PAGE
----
When you think of looking up at night, the Moon is probably the first thing that comes to mind. It’s the biggest thing in the night sky, we’re all familiar with it, and it’s fascinating to observe it moving between phases and seeing its craters.
However, our Moon isn’t the only one you can see.
A pair of binoculars or a small telescope will clearly reveal Jupiter’s four Galilean moons (Io, Europa, Ganymede and Callisto) as tiny spots in the sky around Jupiter. With a larger telescope and clear viewing conditions, you might be able to discern the brighter non-Galilean moons like Himalia and Amalthea.
A medium sized telescope will also get you a few of Saturn’s moons (Titan, Rhea, Enceladus, Dione).
2. The Planets
All the planets except Uranus and Neptune are clearly visible for anyone to see. Without any instruments, they just appear as bright points of light in the sky. Throw binoculars into the mix and you can observe the phases of Venus, the red colour of Mars, some moons of Saturn and Jupiter, as well as Uranus and Neptune.
A telescope will yield remarkable details – the rings of Saturn and bands on Jupiter are breathtaking!
Visit timeanddate.com’s astronomy section to see what planets are up in your area. They also give you tips on the best way to view them.
3. Stars and Constellations
Finding constellations is a fun way to learn your way around the sky. Constellations are just stars grouped into patterns – our zodiac signs are constellations, as well as Orion, The Big Dipper, and any other names you might have heard. Although they are useless at telling fortunes, finding and remembering their shapes will sharpen your stargazing skills. You can also find lots of interesting stars inside specific constellations – Orion, for instance, houses the ancient red Betelgeuse as well as the blue youngster Rigel. Orion’s sword is also home to the Orion Nebula – a hot, dense cloud of gas where stars are formed.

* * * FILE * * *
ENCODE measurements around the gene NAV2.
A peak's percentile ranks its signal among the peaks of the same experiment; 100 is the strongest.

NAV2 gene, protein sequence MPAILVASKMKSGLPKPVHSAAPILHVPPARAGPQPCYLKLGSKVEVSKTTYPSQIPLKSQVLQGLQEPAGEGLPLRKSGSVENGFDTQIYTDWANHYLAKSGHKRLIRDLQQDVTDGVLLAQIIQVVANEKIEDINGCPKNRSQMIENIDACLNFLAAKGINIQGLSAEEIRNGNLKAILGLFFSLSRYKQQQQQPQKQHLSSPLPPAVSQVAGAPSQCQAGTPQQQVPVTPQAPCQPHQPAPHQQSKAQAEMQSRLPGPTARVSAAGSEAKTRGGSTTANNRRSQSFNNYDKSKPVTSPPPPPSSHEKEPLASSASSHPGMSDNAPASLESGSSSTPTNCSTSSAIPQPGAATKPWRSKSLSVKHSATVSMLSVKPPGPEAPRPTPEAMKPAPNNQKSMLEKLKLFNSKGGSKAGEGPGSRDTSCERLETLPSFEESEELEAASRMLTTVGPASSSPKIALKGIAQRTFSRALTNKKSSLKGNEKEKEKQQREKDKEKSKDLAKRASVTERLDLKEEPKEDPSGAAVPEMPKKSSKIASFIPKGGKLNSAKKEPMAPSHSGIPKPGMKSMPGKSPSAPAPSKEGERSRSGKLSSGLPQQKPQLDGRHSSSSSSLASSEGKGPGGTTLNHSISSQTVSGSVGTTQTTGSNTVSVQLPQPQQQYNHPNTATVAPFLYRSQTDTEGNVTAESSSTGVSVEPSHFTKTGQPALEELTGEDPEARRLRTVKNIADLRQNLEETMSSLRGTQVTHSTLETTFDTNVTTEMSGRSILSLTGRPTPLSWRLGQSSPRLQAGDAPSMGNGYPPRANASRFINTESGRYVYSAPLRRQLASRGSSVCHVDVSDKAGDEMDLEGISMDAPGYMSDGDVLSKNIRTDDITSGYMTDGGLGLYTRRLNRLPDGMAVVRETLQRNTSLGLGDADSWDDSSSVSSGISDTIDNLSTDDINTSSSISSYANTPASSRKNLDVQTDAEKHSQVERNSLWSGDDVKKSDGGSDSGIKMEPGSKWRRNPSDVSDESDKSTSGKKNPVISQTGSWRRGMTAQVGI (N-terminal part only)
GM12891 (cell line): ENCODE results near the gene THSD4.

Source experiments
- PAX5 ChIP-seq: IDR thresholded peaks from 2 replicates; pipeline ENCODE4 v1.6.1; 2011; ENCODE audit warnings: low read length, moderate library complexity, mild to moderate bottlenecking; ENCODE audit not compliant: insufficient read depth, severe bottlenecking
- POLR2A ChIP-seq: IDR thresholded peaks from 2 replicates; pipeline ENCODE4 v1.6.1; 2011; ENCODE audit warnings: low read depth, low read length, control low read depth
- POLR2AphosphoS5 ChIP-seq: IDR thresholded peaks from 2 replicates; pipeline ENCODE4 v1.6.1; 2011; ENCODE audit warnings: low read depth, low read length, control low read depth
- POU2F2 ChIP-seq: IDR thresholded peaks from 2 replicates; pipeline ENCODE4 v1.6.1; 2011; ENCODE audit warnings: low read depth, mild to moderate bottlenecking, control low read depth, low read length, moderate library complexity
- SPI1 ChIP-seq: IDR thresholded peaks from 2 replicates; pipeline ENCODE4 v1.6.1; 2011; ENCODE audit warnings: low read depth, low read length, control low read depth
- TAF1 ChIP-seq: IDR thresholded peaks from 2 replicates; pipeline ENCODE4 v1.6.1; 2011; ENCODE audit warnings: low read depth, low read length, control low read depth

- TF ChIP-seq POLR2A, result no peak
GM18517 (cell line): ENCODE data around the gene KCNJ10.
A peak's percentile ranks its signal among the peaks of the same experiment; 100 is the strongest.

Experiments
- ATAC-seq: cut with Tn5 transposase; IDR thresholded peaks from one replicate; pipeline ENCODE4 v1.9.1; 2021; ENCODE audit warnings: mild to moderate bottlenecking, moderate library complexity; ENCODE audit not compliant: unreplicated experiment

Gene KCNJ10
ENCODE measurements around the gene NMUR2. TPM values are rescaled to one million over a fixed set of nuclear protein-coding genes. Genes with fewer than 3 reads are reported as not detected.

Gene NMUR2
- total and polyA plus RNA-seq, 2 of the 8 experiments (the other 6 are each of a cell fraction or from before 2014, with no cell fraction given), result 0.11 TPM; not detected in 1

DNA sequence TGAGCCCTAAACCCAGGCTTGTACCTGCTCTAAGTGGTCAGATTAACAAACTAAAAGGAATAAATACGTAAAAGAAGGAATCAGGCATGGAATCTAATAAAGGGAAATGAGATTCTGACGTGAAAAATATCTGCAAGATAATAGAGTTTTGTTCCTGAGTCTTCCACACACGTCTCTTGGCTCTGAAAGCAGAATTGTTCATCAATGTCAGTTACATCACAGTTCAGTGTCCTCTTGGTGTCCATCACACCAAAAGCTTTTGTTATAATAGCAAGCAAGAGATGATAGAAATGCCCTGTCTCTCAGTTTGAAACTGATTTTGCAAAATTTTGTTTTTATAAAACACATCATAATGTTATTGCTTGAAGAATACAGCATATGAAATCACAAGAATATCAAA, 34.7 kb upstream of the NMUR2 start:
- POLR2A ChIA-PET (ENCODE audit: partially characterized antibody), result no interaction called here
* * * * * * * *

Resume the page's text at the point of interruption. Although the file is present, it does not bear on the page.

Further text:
4. The Milky Way
The most breathtaking thing you can experience with your naked eyes is the Milky Way. Unfortunately it’s almost invisible from standard city locations – you need to travel to extremely dark locations and ensure a new moon. It’s also not visible throughout the year – it’s centered in the constellation Sagittarius, so the best time of the year to see it is between June and August. With careful planning, you stand a fair chance of seeing it between April and October. Use a light pollution map to find a location that’s dark enough, and avoid the full moon at all costs if you want to see it!
5. Deep Sky Objects
Deep Sky Objects (DSOs) are basically anything that isn’t an individual star or a solar system object. These range from galaxies to star clusters and nebulae (gas clouds). They are generally difficult to spot with the naked eye, although the Andromeda Galaxy (M31), the Beehive Cluster (M44) and a few others are visible in dark enough locations. The most commonly known deep sky objects are the Messier catalogue, a set of 110 objects recorded in the 18th century by French astronomer Charles Messier.
DSOs are best left for when you have a pair of binoculars – in fact, the American Astronomical League has an entire observing program dedicated to viewing DSOs through binoculars.
Pick an object that stands out to you from the list above, then take steps to find and observe it. Few things are as powerful as experiencing the vastness of the Universe with your own eyes.